If one examines the Pew Research Center's recent statistical portrait of black immigrants one notices a curious finding. Black immigrants have a median household income of $43,800, but overall immigrants have a median income of $48,000, 9.6 percent higher than for black immigrants. Yet, looking at the statistical profile, one would expect the overall median income to be lower than the median income for black immigrants.
Black immigrants are basically the same as the overall immigrant population in terms of age and the share with a college degree. The median age for black immigrants is 42, and it is 43 for immigrants overall. Twenty-six percent of black immigrants have a college degree, and 28 percent of all immigrants have a college degree. These similarities would lead one to expect that the medians for both groups would be about equal.
However, black immigrants have advantages over the total immigrant population in three areas: legal status, citizenship, and English proficiency. Twenty-six percent of all immigrants are unauthorized, but only 16 percent of black immigrants are. Additionally, a slightly higher share of black immigrants are U.S. citizens (54 percent for black immigrants and 47 percent for all immigrants). Being authorized immigrants and citizens provides immigrants with the opportunity to obtain a higher income than being unauthorized immigrants and non-citizens. For example, researchers have found that unauthorized immigrants suffer from a high rate of employers illegally paying them below the minimum wage [PDF]. Further, "[c]itizen immigrants tend to have similar economic outcomes to native-born Americans, while non-citizen immigrants tend to have much lower incomes," reports the economist Heidi Shierholz [PDF]. Researchers also find that English proficiency contributes to higher earnings [PDF]. Three quarters of black immigrants (74 percent) are proficient in English while only half of immigrants overall are. The fact that more black immigrants are authorized immigrants, citizen immigrants, and proficient in English should lead to black immigrants having higher incomes than average, but instead they have incomes lower than average.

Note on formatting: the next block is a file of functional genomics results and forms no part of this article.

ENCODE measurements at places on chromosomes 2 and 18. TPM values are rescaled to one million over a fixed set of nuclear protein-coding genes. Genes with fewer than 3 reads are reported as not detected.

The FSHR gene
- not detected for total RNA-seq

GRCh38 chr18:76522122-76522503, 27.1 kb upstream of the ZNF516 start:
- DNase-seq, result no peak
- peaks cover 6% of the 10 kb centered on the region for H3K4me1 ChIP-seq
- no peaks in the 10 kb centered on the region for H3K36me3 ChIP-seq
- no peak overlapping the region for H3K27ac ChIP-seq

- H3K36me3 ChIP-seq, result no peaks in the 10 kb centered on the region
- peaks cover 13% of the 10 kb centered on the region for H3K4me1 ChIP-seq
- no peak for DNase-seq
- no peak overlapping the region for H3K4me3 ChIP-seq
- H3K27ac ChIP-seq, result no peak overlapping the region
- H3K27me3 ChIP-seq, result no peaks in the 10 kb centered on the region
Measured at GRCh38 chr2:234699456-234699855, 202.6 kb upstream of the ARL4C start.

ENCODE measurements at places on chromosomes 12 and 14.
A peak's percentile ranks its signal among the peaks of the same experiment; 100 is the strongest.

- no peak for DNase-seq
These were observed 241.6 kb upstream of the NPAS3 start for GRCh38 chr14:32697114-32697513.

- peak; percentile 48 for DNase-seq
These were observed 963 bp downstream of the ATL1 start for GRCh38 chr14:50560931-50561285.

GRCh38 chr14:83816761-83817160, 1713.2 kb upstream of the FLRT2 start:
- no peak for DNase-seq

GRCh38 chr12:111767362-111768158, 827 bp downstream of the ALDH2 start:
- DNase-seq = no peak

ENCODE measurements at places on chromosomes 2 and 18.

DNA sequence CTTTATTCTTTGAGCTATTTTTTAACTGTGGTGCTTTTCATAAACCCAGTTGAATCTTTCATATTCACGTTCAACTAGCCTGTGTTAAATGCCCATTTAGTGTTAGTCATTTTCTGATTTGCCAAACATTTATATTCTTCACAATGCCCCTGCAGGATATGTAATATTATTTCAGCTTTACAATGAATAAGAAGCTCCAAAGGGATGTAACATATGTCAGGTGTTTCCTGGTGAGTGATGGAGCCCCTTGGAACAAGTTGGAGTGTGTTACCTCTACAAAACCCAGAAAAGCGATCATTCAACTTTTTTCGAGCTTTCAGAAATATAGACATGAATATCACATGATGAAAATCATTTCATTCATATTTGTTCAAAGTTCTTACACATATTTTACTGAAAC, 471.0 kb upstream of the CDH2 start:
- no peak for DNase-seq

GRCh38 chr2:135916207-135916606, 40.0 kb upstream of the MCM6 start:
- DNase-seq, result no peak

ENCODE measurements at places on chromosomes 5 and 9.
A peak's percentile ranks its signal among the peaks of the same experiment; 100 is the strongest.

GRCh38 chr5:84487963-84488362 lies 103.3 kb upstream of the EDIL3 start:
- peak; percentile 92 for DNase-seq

There are some clues as to why black immigrants might have lower incomes in spite of their advantages in a couple of research reports by the Economic Policy Institute. The economist Patrick Mason and I examined whether cultural differences between U.S.-born and foreign-born blacks might have an impact on their wages in "The Low Wages of Black Immigrants." Many people believe that black immigrants possess cultural values that would lead them to greater economic success than U.S.-born blacks. Mason and I did not find evidence to support this view. U.S.-born and foreign-born blacks both had significantly lower wages than U.S.-born whites. In fact, after controlling for worker and labor-market characteristics, some black immigrants were even worse off than U.S.-born blacks. Thus, since both U.S.-born blacks and foreign-born blacks performed poorly in comparison with U.S.-born whites, the real issue may be that there is a penalty for being black in the American labor market.
An additional sign that blackness may be penalized comes from Heidi Shierholz's "The Effects of Citizenship on Family Income and Poverty." In Shierholz's analysis, whites, Hispanics, and Asians all received an income boost from being a citizen when one compares immigrants who are citizens with those who are not. Blacks were the only group for whom citizenship had no positive economic effect. If there is a penalty on blackness, citizenship cannot help black immigrants because citizenship does not change one's race.
Although it appears that black immigrants should have a higher median income than immigrants overall, they have a lower one. The fact that black immigrants do worse even relative to other immigrants, suggests that blackness may be a very powerful disadvantage in the American labor market.